Review: Summertime (La belle saison)

Cécile De France and Izïa Higelin in Summertime (La belle saison)

Summertime (La belle saison) is a French film about a lesbian romance set in the 1970s. In Paris women were fighting for equality and change, while in the countryside things remained as they had always been. There are spoilers ahead.

This difference in social attitude was illustrated with the story of two women. Carole (Cécile De France) was a teacher from Paris on the forefront of the women’s movement. Delphine (Izïa Higelin) was a farm woman who escaped to Paris for a few months.

The two women met at a women’s meeting. Delphine, a closeted lesbian, fell for Carole immediately. Carole lived with a man and initially rejected Delphine. But not for long. When Carole fell for Delphine, she fell hard. They formed a passionate bond.

Cécile De France and Izïa Higelin in Summertime (La belle saison)

These two had just long enough to fall in love in the freedom and heady feminism of Paris. Then Delphine received word that her father Maurice (Jean-Henri Compère) was ill. She returned home to work the family farm.

The farm, in the Limousin region of France, was in a beautiful, idyllic setting. The land was verdant and green with abundant harvests.

Carole left her boyfriend behind and burned her bridges with him to follow Delphine. Delphine’s mother (Noémie Lvovsky) welcomed her at first, thinking she was a friend.

Carole began working on the farm with Delphine, helping like a hired hand. She brightened up the place with music and dancing. Carole slept in a spare bedroom, which Delphine sneaked into at night and left early in the morning.

Even though Delphine took pains to keep her relationship with Carole hidden, people noticed.

Antoine (Kévin Azaïs), the man Delphine’s mother wanted her to marry, helped bring home Delphine’s father from the hospital. It didn’t take him long to see Carole and Delphine kissing in the kitchen when he came to the farm to help with something. Others noticed, too.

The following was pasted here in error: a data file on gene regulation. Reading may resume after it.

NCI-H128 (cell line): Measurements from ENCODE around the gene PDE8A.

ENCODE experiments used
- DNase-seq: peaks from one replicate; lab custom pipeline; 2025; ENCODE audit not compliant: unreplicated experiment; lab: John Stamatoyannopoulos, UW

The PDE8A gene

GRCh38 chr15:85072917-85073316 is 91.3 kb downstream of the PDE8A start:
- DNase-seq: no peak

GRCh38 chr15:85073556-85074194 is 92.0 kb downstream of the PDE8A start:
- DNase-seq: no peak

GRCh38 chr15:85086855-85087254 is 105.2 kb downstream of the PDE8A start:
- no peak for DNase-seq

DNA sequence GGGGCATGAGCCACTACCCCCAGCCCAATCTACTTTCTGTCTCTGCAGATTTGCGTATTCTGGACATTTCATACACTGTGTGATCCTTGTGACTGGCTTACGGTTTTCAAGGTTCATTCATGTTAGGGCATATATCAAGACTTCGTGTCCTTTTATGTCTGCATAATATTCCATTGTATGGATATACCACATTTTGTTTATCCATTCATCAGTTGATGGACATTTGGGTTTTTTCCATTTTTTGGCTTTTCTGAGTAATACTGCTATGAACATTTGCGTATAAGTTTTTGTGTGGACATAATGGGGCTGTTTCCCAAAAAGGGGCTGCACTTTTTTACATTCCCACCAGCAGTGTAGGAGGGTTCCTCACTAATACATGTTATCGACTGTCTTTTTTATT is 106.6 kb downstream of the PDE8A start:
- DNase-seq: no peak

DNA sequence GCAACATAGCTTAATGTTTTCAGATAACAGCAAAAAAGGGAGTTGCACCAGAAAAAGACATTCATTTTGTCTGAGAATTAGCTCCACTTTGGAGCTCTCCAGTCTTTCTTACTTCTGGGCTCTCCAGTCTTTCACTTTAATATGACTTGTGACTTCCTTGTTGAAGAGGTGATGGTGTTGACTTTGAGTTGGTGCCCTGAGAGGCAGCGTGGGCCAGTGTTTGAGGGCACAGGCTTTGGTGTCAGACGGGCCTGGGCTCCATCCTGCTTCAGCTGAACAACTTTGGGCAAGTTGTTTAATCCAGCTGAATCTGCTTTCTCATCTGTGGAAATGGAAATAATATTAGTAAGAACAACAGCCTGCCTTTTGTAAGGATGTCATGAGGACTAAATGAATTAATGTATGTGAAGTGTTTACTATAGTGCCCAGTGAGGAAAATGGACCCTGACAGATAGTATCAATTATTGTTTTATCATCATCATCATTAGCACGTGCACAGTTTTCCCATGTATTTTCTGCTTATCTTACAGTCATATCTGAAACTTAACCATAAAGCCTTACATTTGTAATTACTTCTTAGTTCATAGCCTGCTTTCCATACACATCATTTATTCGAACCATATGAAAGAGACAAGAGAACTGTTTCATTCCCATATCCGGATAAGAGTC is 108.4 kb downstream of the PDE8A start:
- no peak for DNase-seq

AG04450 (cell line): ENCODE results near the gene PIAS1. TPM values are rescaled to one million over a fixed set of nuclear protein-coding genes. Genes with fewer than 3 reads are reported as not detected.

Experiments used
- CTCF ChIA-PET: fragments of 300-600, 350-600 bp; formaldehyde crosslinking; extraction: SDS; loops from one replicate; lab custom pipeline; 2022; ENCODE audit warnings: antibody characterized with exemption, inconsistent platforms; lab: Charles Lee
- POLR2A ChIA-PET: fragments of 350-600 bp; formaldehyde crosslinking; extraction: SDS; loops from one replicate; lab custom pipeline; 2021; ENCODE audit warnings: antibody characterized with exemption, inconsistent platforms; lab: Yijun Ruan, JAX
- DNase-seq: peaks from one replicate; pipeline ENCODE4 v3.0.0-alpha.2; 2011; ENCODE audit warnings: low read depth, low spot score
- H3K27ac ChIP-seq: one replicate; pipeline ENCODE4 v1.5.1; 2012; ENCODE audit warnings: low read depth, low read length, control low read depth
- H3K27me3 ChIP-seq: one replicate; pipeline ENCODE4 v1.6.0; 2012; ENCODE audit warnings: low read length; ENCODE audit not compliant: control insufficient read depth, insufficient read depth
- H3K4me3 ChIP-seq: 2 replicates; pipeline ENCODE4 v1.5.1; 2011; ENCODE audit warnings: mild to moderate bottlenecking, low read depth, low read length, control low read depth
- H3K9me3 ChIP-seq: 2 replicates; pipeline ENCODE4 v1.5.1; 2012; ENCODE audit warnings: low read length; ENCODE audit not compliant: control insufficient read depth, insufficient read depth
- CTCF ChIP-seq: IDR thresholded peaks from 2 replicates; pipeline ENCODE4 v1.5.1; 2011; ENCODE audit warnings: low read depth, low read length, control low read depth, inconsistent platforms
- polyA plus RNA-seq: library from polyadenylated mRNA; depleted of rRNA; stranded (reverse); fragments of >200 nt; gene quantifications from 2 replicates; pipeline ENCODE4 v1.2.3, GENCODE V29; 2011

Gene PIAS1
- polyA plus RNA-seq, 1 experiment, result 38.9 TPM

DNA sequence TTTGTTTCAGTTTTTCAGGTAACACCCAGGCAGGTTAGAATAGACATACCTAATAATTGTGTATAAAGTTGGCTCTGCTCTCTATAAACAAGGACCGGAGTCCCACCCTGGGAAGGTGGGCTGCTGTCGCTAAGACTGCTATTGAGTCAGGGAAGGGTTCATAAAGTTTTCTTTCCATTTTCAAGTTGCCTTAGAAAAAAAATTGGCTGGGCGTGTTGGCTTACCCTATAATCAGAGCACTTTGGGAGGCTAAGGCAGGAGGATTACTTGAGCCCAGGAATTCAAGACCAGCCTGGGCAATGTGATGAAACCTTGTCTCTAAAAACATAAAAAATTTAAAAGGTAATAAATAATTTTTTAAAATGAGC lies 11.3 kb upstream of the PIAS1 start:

Delphine’s mother finally realized what was going on under her nose when she found Carole and Delphine sleeping naked in Carole’s bed. Delphine’s mother told Carole to leave her house. Delphine packed up and went with her, but couldn’t go through with it. Delphine returned to the farm, knowing she would remain closeted.

Carole returned to Paris brokenhearted.

Flash forward 5 years. Carole is working in Paris in an abortion clinic. She is living with a woman. She receives a letter from Delphine saying she has her own small farm and is working it herself. They obviously still cared for each other, but remained in their different worlds.

Some people might regard this as a tragic tale. I looked at it more as a story of first love. The relationship between Carole and Delphine was doomed from the first, but it was an important milestone for both of them.

Carole had the good fortune to live in Paris where attitudes were more open and accepting. Delphine dwelled in a tight-laced, traditional world. She might have left it behind, but the draw of family and working the land was too strong. She lacked the courage to be open about her sexuality with the people in her conservative world.

As a lovers’ dilemma, theirs was a fine one. It was tied to the times, social events, change, feminism, and movements for civil rights. It’s no longer the 1970s, but a similar dilemma faces many LGBTQ people today. Even after all these years, it isn’t easy to be who you are everywhere in the world.

Overall, Summertime (La belle saison) was beautifully filmed. Even though the outcome of the relationship was predictable, the story was lovingly told. The film was, of course, completely French with regard to sex and nudity.

Summertime (La belle saison) was directed by Catherine Corsini. Catherine Corsini and Laurette Polmanss share writing credits.

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